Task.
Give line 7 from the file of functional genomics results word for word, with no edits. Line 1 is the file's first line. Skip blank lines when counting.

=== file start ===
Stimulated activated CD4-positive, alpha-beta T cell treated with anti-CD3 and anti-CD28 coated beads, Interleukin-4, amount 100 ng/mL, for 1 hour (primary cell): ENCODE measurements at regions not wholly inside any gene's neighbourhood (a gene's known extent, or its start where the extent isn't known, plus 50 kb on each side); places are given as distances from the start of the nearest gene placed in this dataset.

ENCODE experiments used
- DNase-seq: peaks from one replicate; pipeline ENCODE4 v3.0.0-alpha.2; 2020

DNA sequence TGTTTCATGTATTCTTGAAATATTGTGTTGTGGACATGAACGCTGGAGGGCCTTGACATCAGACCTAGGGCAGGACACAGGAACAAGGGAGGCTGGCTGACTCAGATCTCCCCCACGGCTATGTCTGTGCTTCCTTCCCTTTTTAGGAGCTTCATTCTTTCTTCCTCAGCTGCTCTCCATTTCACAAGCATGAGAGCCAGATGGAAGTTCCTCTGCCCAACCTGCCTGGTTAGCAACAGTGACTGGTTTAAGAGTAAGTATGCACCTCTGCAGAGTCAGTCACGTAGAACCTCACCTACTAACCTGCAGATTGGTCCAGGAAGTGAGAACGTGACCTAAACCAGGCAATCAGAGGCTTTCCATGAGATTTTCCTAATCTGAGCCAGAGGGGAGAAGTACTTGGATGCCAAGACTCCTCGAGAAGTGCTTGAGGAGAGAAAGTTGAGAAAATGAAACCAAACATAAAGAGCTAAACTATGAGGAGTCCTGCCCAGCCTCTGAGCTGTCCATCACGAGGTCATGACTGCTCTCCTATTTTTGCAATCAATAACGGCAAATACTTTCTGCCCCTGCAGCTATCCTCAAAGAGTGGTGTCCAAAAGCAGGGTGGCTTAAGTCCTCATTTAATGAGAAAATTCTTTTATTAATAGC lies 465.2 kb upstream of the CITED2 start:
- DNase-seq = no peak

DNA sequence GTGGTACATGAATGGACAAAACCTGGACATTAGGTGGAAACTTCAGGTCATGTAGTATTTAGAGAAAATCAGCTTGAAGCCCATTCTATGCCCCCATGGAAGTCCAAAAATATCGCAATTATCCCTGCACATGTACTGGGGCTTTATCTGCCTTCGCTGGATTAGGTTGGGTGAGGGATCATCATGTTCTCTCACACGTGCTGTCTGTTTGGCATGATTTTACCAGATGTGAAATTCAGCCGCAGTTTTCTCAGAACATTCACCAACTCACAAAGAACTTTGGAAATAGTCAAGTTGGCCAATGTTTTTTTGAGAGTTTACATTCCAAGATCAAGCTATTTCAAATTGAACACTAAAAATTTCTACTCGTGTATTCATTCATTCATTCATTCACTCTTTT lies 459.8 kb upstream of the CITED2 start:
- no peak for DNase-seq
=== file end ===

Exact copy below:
- no peak for DNase-seq